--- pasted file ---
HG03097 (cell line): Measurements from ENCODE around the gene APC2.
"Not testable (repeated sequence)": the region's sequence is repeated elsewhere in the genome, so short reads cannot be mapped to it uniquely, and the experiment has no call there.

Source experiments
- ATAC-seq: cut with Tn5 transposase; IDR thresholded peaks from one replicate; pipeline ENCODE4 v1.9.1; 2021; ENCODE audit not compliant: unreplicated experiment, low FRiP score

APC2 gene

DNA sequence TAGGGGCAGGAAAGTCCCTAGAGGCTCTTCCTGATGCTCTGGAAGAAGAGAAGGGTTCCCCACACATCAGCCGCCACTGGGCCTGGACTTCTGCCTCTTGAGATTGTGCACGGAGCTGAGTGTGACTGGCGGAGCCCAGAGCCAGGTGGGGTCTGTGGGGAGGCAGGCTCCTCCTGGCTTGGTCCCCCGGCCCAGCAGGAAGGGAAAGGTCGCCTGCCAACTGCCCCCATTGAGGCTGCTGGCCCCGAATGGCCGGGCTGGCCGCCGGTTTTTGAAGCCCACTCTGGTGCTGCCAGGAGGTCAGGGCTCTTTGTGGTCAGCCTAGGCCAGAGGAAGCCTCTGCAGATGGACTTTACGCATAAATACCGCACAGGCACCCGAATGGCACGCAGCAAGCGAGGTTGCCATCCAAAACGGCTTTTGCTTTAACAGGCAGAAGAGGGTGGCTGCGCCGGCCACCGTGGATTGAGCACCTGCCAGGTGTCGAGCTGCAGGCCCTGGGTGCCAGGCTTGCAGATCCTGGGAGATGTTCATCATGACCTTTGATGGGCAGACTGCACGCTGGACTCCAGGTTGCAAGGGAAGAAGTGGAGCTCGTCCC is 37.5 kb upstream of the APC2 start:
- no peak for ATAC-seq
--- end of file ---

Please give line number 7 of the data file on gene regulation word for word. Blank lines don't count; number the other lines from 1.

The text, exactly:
- no peak for ATAC-seq